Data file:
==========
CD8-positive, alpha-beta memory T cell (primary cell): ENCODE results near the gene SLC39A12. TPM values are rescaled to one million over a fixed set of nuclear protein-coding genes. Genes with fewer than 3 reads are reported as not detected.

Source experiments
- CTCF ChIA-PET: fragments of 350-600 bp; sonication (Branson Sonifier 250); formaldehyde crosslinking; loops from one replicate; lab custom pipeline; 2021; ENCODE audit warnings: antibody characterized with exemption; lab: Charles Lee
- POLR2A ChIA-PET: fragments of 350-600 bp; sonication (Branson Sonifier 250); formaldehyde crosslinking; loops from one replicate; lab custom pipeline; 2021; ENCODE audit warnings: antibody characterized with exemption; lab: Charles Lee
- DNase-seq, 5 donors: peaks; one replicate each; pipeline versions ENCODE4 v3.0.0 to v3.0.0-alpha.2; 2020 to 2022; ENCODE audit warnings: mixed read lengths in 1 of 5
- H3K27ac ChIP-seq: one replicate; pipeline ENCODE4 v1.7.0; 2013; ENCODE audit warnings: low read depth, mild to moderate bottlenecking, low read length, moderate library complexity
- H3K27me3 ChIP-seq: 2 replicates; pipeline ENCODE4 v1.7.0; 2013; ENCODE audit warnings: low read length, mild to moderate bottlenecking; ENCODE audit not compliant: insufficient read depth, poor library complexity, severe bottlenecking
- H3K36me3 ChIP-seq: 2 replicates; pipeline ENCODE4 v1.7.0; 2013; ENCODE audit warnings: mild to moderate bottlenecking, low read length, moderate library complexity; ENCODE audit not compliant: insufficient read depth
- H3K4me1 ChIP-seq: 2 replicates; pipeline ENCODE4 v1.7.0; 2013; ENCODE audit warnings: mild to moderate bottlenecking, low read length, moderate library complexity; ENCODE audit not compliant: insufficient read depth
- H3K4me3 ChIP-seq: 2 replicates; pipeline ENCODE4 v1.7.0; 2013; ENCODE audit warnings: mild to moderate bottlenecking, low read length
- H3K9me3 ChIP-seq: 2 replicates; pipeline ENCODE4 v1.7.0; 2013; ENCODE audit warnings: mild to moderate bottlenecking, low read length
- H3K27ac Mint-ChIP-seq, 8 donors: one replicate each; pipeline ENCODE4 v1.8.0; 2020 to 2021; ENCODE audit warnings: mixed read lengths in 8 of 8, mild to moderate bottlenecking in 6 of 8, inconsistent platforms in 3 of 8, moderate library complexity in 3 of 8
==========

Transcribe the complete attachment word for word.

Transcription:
CD8-positive, alpha-beta memory T cell (primary cell): ENCODE results near the gene SLC39A12. TPM values are rescaled to one million over a fixed set of nuclear protein-coding genes. Genes with fewer than 3 reads are reported as not detected.

Source experiments
- CTCF ChIA-PET: fragments of 350-600 bp; sonication (Branson Sonifier 250); formaldehyde crosslinking; loops from one replicate; lab custom pipeline; 2021; ENCODE audit warnings: antibody characterized with exemption; lab: Charles Lee
- POLR2A ChIA-PET: fragments of 350-600 bp; sonication (Branson Sonifier 250); formaldehyde crosslinking; loops from one replicate; lab custom pipeline; 2021; ENCODE audit warnings: antibody characterized with exemption; lab: Charles Lee
- DNase-seq, 5 donors: peaks; one replicate each; pipeline versions ENCODE4 v3.0.0 to v3.0.0-alpha.2; 2020 to 2022; ENCODE audit warnings: mixed read lengths in 1 of 5
- H3K27ac ChIP-seq: one replicate; pipeline ENCODE4 v1.7.0; 2013; ENCODE audit warnings: low read depth, mild to moderate bottlenecking, low read length, moderate library complexity
- H3K27me3 ChIP-seq: 2 replicates; pipeline ENCODE4 v1.7.0; 2013; ENCODE audit warnings: low read length, mild to moderate bottlenecking; ENCODE audit not compliant: insufficient read depth, poor library complexity, severe bottlenecking
- H3K36me3 ChIP-seq: 2 replicates; pipeline ENCODE4 v1.7.0; 2013; ENCODE audit warnings: mild to moderate bottlenecking, low read length, moderate library complexity; ENCODE audit not compliant: insufficient read depth
- H3K4me1 ChIP-seq: 2 replicates; pipeline ENCODE4 v1.7.0; 2013; ENCODE audit warnings: mild to moderate bottlenecking, low read length, moderate library complexity; ENCODE audit not compliant: insufficient read depth
- H3K4me3 ChIP-seq: 2 replicates; pipeline ENCODE4 v1.7.0; 2013; ENCODE audit warnings: mild to moderate bottlenecking, low read length
- H3K9me3 ChIP-seq: 2 replicates; pipeline ENCODE4 v1.7.0; 2013; ENCODE audit warnings: mild to moderate bottlenecking, low read length
- H3K27ac Mint-ChIP-seq, 8 donors: one replicate each; pipeline ENCODE4 v1.8.0; 2020 to 2021; ENCODE audit warnings: mixed read lengths in 8 of 8, mild to moderate bottlenecking in 6 of 8, inconsistent platforms in 3 of 8, moderate library complexity in 3 of 8